California’s largest lake was once home to a flourishing bird population and one of the most productive fisheries in the world, reportedly drawing more visitors than Yosemite National Park. Unfortunately, the lake has also been a repository of irrigation runoff from the area’s thriving agriculture industry. And the 2003 Quantification Settlement Agreement that was intended to wean the area from dependence on the Colorado River has meant diverting water from the lake to other areas.
The Salton Sea now sits in silent accusation of policymakers who’ve been slow to deliver on promises to mitigate damaging effects from the shrinking lake. People haven’t fared much better than the birds. As the lake dries up, its increasing salinity poisons the air and emits what scientists believe to be greenhouse gasses and toxins that are sickening nearby communities. The most common ailments are asthma and other chronic respiratory diseases.
A USA Today timeline detailing nearly 20 years of inaction by officials from various agencies at all levels of government documents the longtime neglect suffered by the communities surrounding the Salton Sea.
The effects of living here become clear when observing the inhalers carried by many residents.
“Often, we can’t go outside. Or we have headaches and nosebleeds that don’t stop easily,” said Conchita Pozar, who has lived in North Shore near the lake for 15 years. Her two children, ages 4 and 12, both have asthma.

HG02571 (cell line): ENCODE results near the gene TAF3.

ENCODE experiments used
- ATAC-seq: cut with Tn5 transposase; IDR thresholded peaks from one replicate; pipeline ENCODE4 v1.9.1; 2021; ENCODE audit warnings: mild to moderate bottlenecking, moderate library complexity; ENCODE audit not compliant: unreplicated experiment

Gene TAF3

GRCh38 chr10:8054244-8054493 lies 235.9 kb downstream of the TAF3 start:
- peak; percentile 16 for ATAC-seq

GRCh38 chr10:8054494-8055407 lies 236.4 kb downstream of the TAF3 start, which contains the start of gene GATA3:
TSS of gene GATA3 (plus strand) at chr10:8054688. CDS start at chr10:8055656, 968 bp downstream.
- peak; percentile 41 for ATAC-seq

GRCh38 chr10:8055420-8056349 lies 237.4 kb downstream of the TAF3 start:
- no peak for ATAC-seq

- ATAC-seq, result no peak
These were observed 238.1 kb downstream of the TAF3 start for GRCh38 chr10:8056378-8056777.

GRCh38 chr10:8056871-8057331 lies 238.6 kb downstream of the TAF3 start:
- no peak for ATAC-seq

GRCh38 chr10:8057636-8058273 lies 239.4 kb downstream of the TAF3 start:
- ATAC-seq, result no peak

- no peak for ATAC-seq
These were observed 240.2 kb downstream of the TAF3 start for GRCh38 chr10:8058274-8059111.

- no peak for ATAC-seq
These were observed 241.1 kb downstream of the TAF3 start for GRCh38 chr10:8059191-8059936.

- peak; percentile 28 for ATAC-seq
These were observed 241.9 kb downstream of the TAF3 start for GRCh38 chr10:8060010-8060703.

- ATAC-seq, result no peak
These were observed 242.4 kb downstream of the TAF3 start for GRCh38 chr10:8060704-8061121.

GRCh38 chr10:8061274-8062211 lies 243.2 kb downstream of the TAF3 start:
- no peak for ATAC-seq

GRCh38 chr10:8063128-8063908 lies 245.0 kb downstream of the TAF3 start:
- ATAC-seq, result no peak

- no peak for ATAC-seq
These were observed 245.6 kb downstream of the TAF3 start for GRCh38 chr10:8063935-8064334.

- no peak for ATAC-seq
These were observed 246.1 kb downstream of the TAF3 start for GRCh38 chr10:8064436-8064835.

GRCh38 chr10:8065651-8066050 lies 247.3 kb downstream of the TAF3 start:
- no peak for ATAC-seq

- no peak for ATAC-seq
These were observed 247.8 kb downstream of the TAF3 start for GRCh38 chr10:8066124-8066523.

Pozar is helping conduct community outreach in the area, which is home to many farmworkers from Mexico, and works with researchers conducting public health studies. She provided testimony, through informal translation, about her family’s experience during a presentation on air quality at the Salton Sea Summit at UC Riverside Palm Desert last week.
Much of the conversation during the two-day conference centered around the possibility of lithium extraction and the many questions that remain unanswered. Participants who needed to listen to the conference in Spanish were routed to a smaller, separate room.
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After years of neglect, it’s easy to see why many residents worry that their concerns and their welfare will fall by the wayside in the excitement for lithium that’s been shown by Gov. Newsom and President Biden.
“We’re waiting and waiting and waiting,” said Eric Reyes, executive director of Los Amigos de la Comunidad, Inc., in Brawley. “Our community wants to be a part of the solution, but we need it sooner rather than later.”
The Lithium Valley Commission is headed by and includes a few community advocates, but it has no budget and no staff. Whether their recommendations, due later this year, will carry weight during important decision-making remains to be seen.
Meanwhile the project is moving forward, with or without community input.
(Minerva Canto is a writer for Capital & Main where this story was first published.)